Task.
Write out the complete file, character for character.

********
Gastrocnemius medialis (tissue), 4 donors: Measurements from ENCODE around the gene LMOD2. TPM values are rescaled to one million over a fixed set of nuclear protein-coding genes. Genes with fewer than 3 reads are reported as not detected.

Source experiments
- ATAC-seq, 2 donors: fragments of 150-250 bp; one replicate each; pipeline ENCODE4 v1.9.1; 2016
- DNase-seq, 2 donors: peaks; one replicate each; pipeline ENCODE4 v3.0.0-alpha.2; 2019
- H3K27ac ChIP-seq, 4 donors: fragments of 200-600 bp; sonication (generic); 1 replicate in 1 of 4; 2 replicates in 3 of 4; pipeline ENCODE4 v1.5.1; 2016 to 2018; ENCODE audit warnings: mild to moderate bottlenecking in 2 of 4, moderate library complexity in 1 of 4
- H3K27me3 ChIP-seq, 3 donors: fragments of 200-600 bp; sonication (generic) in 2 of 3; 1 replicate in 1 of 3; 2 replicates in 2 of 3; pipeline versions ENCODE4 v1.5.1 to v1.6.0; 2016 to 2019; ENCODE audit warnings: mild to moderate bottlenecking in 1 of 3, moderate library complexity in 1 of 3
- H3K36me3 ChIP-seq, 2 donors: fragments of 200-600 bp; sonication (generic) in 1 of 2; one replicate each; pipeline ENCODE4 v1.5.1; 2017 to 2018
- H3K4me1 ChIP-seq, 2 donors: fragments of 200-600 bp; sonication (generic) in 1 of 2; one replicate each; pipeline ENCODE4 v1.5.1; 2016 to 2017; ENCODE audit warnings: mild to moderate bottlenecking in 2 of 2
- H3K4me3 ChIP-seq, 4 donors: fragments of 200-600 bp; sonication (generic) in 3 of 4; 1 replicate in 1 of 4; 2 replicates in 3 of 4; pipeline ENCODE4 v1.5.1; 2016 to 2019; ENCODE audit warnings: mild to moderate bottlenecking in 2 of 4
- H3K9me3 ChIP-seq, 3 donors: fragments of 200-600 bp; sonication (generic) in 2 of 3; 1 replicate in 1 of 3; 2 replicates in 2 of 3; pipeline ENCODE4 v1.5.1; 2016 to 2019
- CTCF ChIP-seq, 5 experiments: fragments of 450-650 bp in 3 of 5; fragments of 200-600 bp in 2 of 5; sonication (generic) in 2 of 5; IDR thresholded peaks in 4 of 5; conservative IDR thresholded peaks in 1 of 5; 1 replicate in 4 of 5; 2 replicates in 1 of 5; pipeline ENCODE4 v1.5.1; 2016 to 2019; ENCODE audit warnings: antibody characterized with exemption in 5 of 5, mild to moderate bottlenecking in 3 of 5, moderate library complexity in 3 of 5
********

Gastrocnemius medialis (tissue), 4 donors: Measurements from ENCODE around the gene LMOD2. TPM values are rescaled to one million over a fixed set of nuclear protein-coding genes. Genes with fewer than 3 reads are reported as not detected.

Source experiments
- ATAC-seq, 2 donors: fragments of 150-250 bp; one replicate each; pipeline ENCODE4 v1.9.1; 2016
- DNase-seq, 2 donors: peaks; one replicate each; pipeline ENCODE4 v3.0.0-alpha.2; 2019
- H3K27ac ChIP-seq, 4 donors: fragments of 200-600 bp; sonication (generic); 1 replicate in 1 of 4; 2 replicates in 3 of 4; pipeline ENCODE4 v1.5.1; 2016 to 2018; ENCODE audit warnings: mild to moderate bottlenecking in 2 of 4, moderate library complexity in 1 of 4
- H3K27me3 ChIP-seq, 3 donors: fragments of 200-600 bp; sonication (generic) in 2 of 3; 1 replicate in 1 of 3; 2 replicates in 2 of 3; pipeline versions ENCODE4 v1.5.1 to v1.6.0; 2016 to 2019; ENCODE audit warnings: mild to moderate bottlenecking in 1 of 3, moderate library complexity in 1 of 3
- H3K36me3 ChIP-seq, 2 donors: fragments of 200-600 bp; sonication (generic) in 1 of 2; one replicate each; pipeline ENCODE4 v1.5.1; 2017 to 2018
- H3K4me1 ChIP-seq, 2 donors: fragments of 200-600 bp; sonication (generic) in 1 of 2; one replicate each; pipeline ENCODE4 v1.5.1; 2016 to 2017; ENCODE audit warnings: mild to moderate bottlenecking in 2 of 2
- H3K4me3 ChIP-seq, 4 donors: fragments of 200-600 bp; sonication (generic) in 3 of 4; 1 replicate in 1 of 4; 2 replicates in 3 of 4; pipeline ENCODE4 v1.5.1; 2016 to 2019; ENCODE audit warnings: mild to moderate bottlenecking in 2 of 4
- H3K9me3 ChIP-seq, 3 donors: fragments of 200-600 bp; sonication (generic) in 2 of 3; 1 replicate in 1 of 3; 2 replicates in 2 of 3; pipeline ENCODE4 v1.5.1; 2016 to 2019
- CTCF ChIP-seq, 5 experiments: fragments of 450-650 bp in 3 of 5; fragments of 200-600 bp in 2 of 5; sonication (generic) in 2 of 5; IDR thresholded peaks in 4 of 5; conservative IDR thresholded peaks in 1 of 5; 1 replicate in 4 of 5; 2 replicates in 1 of 5; pipeline ENCODE4 v1.5.1; 2016 to 2019; ENCODE audit warnings: antibody characterized with exemption in 5 of 5, mild to moderate bottlenecking in 3 of 5, moderate library complexity in 3 of 5